It almost feels unfair to review the returning duo of Dave Stewart and Clem Robins here—they have colored and lettered Mignola’s work for so long at this point that they have essentially become their own benchmark to measure up against, one they consistently and confidently exceed here.

I think Mignola and Sniegoski present some fairly unique characterizations for Hellboy and Bruttenholm in this period and place, which works to varying degrees. For one, they put a lot of care into showing that Bruttenholm never resents Hellboy’s company. They’re markedly caring for one another, despite the absenteeism that historically marks so many of their interactions. Placing Hellboy so far from the silent, brooding guy we know is also a pretty radical but valid interpretation. It just begs the question of whether we will see his shift towards interiority in this comic, or if Mignola and Sniegoski are going to stick with this talkative little kid purely for the tone it harkens back to throughout. Regardless, it’s hard not to enjoy seeing this starry-eyed little kid with stubble and a topknot. He also might be the first kid whose extensive research on quicksand has actually come in handy.

“Young Hellboy” is admirably good at running its pace, giving hardly three pages of set-up before pushing the reader down a non-stop survival marathon, an element that at least keeps it feeling immersed in the genre. A lot of the problems with non-uniquity and hollow characterization can be most likely hung on that breakneck entry into action. In the choice to establish a solid tone and adventure before moving out to wider horizons, rather than begin with an ingenuitive core and entering conflict gradually, Mignola and Sniegoski chose the former. I can’t say what would be more viable for the series overall at this point, but the disadvantage is that looking at this book from the beginning like this isn’t the most flattering portrait.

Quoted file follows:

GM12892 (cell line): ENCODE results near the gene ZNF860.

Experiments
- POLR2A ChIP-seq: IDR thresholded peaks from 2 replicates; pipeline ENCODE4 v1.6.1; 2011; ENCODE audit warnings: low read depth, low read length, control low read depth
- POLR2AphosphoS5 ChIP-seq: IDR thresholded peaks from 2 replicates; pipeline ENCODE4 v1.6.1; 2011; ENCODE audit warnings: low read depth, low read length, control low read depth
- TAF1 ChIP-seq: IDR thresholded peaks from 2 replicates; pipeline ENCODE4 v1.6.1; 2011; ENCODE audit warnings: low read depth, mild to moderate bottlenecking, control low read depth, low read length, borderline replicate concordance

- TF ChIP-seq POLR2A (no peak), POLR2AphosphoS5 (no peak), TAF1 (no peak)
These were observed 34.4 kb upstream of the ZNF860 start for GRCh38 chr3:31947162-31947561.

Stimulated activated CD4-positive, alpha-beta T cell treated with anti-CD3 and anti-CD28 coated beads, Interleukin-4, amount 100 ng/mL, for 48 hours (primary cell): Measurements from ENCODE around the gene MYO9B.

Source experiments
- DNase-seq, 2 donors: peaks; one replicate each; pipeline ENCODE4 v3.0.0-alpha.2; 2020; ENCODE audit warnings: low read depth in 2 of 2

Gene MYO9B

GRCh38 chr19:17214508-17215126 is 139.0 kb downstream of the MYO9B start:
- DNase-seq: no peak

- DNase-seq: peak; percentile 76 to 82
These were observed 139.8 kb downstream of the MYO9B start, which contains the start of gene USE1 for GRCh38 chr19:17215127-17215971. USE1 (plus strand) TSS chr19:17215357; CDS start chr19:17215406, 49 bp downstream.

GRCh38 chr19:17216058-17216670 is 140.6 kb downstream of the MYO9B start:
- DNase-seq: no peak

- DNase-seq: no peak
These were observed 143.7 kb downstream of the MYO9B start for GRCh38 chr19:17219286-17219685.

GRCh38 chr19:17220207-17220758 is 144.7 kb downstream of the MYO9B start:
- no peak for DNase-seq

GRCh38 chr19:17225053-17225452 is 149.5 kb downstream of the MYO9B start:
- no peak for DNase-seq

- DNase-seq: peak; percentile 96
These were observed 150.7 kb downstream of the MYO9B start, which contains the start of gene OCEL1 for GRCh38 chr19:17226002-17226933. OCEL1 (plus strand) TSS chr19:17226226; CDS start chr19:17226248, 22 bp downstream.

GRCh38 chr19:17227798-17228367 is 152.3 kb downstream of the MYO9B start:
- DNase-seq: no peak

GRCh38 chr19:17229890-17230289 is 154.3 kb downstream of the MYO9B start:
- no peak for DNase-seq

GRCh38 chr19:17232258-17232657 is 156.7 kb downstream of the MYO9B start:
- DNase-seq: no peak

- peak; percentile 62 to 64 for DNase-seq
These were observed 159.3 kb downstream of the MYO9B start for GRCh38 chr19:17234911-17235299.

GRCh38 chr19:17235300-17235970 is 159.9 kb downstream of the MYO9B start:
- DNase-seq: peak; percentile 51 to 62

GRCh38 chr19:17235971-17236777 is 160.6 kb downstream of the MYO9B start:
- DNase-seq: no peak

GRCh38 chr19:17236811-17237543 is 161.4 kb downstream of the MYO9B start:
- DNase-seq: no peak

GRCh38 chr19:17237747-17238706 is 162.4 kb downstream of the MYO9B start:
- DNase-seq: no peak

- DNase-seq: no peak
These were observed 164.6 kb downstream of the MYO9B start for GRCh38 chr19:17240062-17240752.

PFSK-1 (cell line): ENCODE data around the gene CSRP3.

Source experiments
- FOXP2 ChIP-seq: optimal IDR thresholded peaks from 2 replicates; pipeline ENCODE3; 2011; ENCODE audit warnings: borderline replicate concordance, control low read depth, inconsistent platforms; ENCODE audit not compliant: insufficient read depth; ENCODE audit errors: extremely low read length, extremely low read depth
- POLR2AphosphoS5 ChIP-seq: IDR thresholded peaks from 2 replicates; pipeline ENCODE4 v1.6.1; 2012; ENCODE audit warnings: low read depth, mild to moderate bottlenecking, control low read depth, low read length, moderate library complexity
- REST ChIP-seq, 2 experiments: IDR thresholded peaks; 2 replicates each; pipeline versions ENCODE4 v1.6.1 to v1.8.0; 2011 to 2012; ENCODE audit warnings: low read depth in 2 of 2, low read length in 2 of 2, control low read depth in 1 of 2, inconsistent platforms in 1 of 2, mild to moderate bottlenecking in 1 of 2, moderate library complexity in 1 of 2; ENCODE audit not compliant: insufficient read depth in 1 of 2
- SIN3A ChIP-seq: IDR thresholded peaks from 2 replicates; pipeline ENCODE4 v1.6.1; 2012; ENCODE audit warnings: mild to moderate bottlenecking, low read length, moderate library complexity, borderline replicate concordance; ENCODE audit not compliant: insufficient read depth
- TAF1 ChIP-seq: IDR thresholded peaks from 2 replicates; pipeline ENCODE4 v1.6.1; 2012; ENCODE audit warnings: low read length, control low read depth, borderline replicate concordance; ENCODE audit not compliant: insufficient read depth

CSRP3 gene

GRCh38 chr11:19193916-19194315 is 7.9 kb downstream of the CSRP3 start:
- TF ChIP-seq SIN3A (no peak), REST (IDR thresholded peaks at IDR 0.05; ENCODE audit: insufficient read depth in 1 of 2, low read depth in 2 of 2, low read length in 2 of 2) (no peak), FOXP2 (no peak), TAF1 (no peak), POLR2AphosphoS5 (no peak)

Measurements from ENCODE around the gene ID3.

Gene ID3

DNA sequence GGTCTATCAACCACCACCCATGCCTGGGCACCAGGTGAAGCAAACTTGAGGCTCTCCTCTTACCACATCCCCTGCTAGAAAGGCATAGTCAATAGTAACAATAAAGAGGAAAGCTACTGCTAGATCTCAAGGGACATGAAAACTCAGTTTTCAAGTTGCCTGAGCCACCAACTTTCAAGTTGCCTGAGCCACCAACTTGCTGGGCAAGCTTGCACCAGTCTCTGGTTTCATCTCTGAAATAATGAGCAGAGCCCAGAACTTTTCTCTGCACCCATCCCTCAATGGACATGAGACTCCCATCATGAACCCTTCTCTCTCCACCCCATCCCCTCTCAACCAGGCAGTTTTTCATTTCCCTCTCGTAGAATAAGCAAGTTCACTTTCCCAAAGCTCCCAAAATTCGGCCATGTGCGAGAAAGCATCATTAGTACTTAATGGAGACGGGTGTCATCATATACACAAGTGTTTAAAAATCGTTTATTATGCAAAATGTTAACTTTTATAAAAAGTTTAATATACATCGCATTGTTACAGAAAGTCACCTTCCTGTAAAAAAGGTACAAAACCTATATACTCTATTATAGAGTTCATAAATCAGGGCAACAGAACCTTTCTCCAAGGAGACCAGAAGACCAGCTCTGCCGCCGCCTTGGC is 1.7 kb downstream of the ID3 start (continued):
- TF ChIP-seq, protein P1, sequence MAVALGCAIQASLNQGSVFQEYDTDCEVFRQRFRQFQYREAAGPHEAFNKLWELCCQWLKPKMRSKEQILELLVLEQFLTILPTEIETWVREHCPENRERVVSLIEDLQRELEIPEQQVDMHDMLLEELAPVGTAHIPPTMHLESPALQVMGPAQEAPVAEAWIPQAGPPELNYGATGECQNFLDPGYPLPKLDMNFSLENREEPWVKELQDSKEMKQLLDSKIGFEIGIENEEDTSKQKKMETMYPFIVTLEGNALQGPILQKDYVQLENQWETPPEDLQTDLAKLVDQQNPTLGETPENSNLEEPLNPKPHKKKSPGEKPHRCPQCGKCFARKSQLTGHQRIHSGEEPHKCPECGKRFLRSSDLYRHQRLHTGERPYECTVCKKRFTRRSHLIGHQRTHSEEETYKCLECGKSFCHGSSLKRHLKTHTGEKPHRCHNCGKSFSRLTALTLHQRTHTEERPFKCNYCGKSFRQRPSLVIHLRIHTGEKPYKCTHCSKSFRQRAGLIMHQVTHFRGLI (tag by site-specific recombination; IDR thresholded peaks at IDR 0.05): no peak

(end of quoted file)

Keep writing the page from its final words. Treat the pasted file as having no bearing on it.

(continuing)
Final Verdict: 6 – “Young Hellboy” prioritizes action at the expense of character in its first issue, creating a book that’s familiar to the point of being unmemorable. That said, it absolutely has the capacity to take a sharp left turn into something integral, as a lot of Mignola’s best stories have in the past.

//TAGS | Mignolaversity

James Dowling

James Dowling is probably the last person on Earth who enjoyed the film Real Steel. He has other weird opinions about Hellboy, CHVRCHES, Squirrel Girl and the disappearance of Harold Holt. Follow him @James_Dow1ing on Twitter if you want to argue about Hugh Jackman's best film to date.